Prob­lem be­hav­iors in pub­lic schools ad­dressed

Ad­just­ments to Code of Stu­dent Con­duct, new pro­grams planned

Maryland Independent - - Front Page - By JAMIE ANFENSON-COMEAU jan­fen­son-comeau@somd­news.com

Charles County Pub­lic Schools is look­ing to re­vise its re­sponse matrix and add new pro­grams fol­low­ing teacher com­plaints re­gard­ing lack of dis­ci­plinary con­trols and un­ruly stu­dent be­hav­ior.

The Board of Ed­u­ca­tion held a town hall meet­ing with ed­u­ca­tors on March 6, dur­ing which the main con­cern by far from teach­ers and ad­min­is­tra­tors was dis­ci­plinary is­sues and dis­rup­tions.

The school board made sev­eral rec­om­men­da­tions to staff at its May 9 meet­ing, and many of those rec­om­men­da­tions came back as new ini­tia­tives Tues­day dur­ing a staff pre­sen­ta­tion as part of its “Ini­tia­tives to Sup­port Pos­i­tive Learning En­vi­ron­ments.”

“The rec­om­men­da­tions that our board mem­bers have made have helped to fuel a lot of this work,” said Deputy Su­per­in­ten­dent Amy Holl­stein. “These are new ini­tia­tives that we’d like to put in place for the ’17-’18 school year.”

In par­tic­u­lar, the school sys­tem will pi­lot a par­ent shad­ow­ing pro­gram at six schools: C. Paul Barn­hart and Berry el­e­men­tary schools, Mil­ton Somers and Ben­jamin Stod­dert mid­dle schools and Henry E. Lackey

and St. Charles high schools.

The pro­gram would be an al­ter­na­tive to out-of-school sus­pen­sions for stu­dents who ex­hibit non­vi­o­lent, non-ver­bally abu­sive be­hav­ior. Par­ents would ac­com­pany their child through­out the school day.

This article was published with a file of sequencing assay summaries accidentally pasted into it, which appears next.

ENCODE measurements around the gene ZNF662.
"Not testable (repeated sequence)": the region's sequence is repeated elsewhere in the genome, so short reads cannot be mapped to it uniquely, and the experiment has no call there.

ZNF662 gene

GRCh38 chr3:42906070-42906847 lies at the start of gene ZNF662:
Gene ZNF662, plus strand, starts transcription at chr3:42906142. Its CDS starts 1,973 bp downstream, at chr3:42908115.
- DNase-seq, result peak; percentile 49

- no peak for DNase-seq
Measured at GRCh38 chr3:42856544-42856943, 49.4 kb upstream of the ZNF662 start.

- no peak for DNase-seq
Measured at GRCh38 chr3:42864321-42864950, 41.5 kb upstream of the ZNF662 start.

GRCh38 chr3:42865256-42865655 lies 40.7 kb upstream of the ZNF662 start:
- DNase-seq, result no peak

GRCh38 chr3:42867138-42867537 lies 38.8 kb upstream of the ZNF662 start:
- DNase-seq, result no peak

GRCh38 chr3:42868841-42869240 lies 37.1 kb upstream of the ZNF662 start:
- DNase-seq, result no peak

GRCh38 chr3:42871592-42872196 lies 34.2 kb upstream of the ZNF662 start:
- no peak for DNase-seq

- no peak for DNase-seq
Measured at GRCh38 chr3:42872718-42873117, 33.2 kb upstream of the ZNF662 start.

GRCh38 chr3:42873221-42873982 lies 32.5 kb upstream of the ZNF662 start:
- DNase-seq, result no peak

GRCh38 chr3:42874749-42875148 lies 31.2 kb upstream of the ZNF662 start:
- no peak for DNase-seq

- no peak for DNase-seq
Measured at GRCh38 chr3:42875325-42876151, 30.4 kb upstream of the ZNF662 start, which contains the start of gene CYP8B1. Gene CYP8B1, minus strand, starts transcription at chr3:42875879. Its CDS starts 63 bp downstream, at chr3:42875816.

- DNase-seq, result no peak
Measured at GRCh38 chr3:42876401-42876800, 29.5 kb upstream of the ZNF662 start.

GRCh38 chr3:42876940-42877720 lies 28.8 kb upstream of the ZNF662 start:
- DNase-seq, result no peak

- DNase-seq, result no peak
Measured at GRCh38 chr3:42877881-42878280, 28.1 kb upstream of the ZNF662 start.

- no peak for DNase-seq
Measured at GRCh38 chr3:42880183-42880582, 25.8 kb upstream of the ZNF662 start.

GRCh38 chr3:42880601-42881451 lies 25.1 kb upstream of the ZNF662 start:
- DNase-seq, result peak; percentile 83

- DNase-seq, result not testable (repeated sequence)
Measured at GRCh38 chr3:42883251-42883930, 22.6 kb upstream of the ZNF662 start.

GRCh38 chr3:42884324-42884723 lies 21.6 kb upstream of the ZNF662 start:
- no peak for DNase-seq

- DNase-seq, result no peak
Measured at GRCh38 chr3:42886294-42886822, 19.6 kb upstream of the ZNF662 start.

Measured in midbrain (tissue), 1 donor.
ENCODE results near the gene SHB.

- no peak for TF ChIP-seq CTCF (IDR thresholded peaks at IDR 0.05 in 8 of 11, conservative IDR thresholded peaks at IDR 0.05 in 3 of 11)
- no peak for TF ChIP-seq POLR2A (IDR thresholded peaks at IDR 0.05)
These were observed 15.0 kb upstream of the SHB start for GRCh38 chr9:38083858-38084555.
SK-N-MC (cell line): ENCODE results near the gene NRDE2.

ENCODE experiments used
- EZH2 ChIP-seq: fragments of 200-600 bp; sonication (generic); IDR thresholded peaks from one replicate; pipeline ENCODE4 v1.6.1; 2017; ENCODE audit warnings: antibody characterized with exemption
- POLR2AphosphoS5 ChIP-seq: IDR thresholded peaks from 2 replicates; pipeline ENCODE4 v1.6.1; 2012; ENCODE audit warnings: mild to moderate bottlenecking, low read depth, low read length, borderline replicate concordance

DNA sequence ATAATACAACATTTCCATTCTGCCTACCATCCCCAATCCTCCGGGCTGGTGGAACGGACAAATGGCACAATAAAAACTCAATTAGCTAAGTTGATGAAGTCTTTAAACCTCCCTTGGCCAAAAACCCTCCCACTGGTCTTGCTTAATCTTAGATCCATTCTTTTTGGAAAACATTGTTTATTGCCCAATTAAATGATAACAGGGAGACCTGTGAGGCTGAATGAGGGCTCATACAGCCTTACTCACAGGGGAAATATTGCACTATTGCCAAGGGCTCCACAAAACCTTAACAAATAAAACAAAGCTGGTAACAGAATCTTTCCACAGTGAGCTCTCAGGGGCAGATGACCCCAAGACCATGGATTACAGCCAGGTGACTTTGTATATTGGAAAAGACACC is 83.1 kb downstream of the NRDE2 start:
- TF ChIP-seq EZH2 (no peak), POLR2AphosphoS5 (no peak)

“This is an al­ter­na­tive to tra­di­tional sus­pen­sion, but also it’s a way to strengthen home-to-school con­nec­tions,” Holl­stein said.

The re­vised changes to the re­sponse matrix in­clude rais­ing the re­sponse level on some of­fenses. The school sys­tem uses a five-tiered sys­tem of re­sponses to in­frac­tions in its Code of Stu­dent Con­duct, rang­ing from Level 1 re­sponses such as ver­bal

cor­rec­tions, con­tact­ing par­ents and chang­ing seat as­sign­ments, to Level 5 re­sponses, which in­clude long term sus­pen­sions and ex­pul­sions.

The re­vi­sions change ha­rass­ment, bul­ly­ing and sex­ual ha­rass­ment from a min­i­mum Level 1 to a Level 2 re­sponse, to­bacco use in­creases to a min­i­mum Level 4 re­sponse and in­creases the re­sponse for dis­re­spect from a max­i­mum Level 3 re­sponse to a max­i­mum Level 5 re­sponse by cod­ing re­peated acts of dis­re­spect as a dis­rup­tion.

“The work­group from the state was very adamant that stu­dents not be sus­pended out of school for dis­re­spect,”

said Pa­tri­cia Vaira, di­rec­tor of stu­dent ser­vices. “How­ever, if these be­hav­iors rise to a level that they’re caus­ing a sig­nif­i­cant dis­rup­tion, then we’ll be putting text in the Code of Con­duct ... to in­struct ad­min­is­tra­tors that would be the ap­pro­pri­ate code to use.”

The school sys­tem also plans to pi­lot a new pro­gram, As­pire, at J.P. Ryon and J.C. Parks el­e­men­tary schools. The pro­gram would iden­tify stu­dents who demon­strate “ex­treme be­hav­iors” and pro­vide in­ten­sive coun­sel­ing and cop­ing strate­gies in a ther­a­peu­tic learning en­vi­ron­ment be­fore stu­dents are re­turned to the

reg­u­lar class­room. It would also cre­ate a team of psy­chol­o­gists and be­hav­ior spe­cial­ists who will ob­serve class­rooms and make rec­om­men­da­tions to teach­ers re­gard­ing be­hav­ior man­age­ment strate­gies, as well as pro­vide sys­tem-wide pro­fes­sional devel­op­ment.

“The goal of As­pire is to pro­vide ther­a­peu­tic sup­ports and in­ter­ven­tions for stu­dents who are ex­pe­ri­enc­ing se­vere be­hav­ioral chal­lenges,” Holl­stein said. “We need to pro­vide them with strate­gies for how to deal with frus­trat­ing times in

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